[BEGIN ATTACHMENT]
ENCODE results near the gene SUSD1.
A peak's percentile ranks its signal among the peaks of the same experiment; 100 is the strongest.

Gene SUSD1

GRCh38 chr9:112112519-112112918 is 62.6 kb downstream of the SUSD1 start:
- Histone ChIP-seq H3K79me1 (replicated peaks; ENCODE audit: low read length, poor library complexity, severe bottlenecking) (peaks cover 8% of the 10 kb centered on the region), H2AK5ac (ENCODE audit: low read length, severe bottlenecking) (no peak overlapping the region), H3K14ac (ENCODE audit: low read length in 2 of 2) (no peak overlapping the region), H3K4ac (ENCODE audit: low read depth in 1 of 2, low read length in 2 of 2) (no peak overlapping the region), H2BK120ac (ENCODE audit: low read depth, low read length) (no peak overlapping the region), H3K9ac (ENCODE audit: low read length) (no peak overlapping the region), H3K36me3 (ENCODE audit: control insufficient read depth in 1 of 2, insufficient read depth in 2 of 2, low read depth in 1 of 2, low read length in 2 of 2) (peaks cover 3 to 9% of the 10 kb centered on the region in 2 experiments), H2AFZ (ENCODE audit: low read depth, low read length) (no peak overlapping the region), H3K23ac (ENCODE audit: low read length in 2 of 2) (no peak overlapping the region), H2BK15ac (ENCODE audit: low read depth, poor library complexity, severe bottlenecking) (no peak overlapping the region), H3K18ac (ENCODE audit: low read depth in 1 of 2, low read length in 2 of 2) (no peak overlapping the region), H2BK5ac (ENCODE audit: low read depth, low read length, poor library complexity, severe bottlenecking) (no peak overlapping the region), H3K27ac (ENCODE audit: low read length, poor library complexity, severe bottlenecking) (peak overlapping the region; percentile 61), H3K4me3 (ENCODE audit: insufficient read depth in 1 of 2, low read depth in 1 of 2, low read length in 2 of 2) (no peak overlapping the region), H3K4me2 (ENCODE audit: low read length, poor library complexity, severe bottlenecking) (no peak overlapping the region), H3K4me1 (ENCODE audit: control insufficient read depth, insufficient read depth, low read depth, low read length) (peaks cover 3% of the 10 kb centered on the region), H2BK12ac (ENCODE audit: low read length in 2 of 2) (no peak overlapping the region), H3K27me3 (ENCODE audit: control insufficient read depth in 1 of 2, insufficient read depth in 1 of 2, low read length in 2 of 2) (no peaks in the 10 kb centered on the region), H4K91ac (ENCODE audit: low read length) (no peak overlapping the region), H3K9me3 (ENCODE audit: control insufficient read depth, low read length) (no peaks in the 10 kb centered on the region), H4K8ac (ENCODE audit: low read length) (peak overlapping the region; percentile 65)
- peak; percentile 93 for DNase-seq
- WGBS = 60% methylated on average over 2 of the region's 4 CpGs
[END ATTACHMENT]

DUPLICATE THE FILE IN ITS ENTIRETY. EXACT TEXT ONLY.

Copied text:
ENCODE results near the gene SUSD1.
A peak's percentile ranks its signal among the peaks of the same experiment; 100 is the strongest.

Gene SUSD1

GRCh38 chr9:112112519-112112918 is 62.6 kb downstream of the SUSD1 start:
- Histone ChIP-seq H3K79me1 (replicated peaks; ENCODE audit: low read length, poor library complexity, severe bottlenecking) (peaks cover 8% of the 10 kb centered on the region), H2AK5ac (ENCODE audit: low read length, severe bottlenecking) (no peak overlapping the region), H3K14ac (ENCODE audit: low read length in 2 of 2) (no peak overlapping the region), H3K4ac (ENCODE audit: low read depth in 1 of 2, low read length in 2 of 2) (no peak overlapping the region), H2BK120ac (ENCODE audit: low read depth, low read length) (no peak overlapping the region), H3K9ac (ENCODE audit: low read length) (no peak overlapping the region), H3K36me3 (ENCODE audit: control insufficient read depth in 1 of 2, insufficient read depth in 2 of 2, low read depth in 1 of 2, low read length in 2 of 2) (peaks cover 3 to 9% of the 10 kb centered on the region in 2 experiments), H2AFZ (ENCODE audit: low read depth, low read length) (no peak overlapping the region), H3K23ac (ENCODE audit: low read length in 2 of 2) (no peak overlapping the region), H2BK15ac (ENCODE audit: low read depth, poor library complexity, severe bottlenecking) (no peak overlapping the region), H3K18ac (ENCODE audit: low read depth in 1 of 2, low read length in 2 of 2) (no peak overlapping the region), H2BK5ac (ENCODE audit: low read depth, low read length, poor library complexity, severe bottlenecking) (no peak overlapping the region), H3K27ac (ENCODE audit: low read length, poor library complexity, severe bottlenecking) (peak overlapping the region; percentile 61), H3K4me3 (ENCODE audit: insufficient read depth in 1 of 2, low read depth in 1 of 2, low read length in 2 of 2) (no peak overlapping the region), H3K4me2 (ENCODE audit: low read length, poor library complexity, severe bottlenecking) (no peak overlapping the region), H3K4me1 (ENCODE audit: control insufficient read depth, insufficient read depth, low read depth, low read length) (peaks cover 3% of the 10 kb centered on the region), H2BK12ac (ENCODE audit: low read length in 2 of 2) (no peak overlapping the region), H3K27me3 (ENCODE audit: control insufficient read depth in 1 of 2, insufficient read depth in 1 of 2, low read length in 2 of 2) (no peaks in the 10 kb centered on the region), H4K91ac (ENCODE audit: low read length) (no peak overlapping the region), H3K9me3 (ENCODE audit: control insufficient read depth, low read length) (no peaks in the 10 kb centered on the region), H4K8ac (ENCODE audit: low read length) (peak overlapping the region; percentile 65)
- peak; percentile 93 for DNase-seq
- WGBS = 60% methylated on average over 2 of the region's 4 CpGs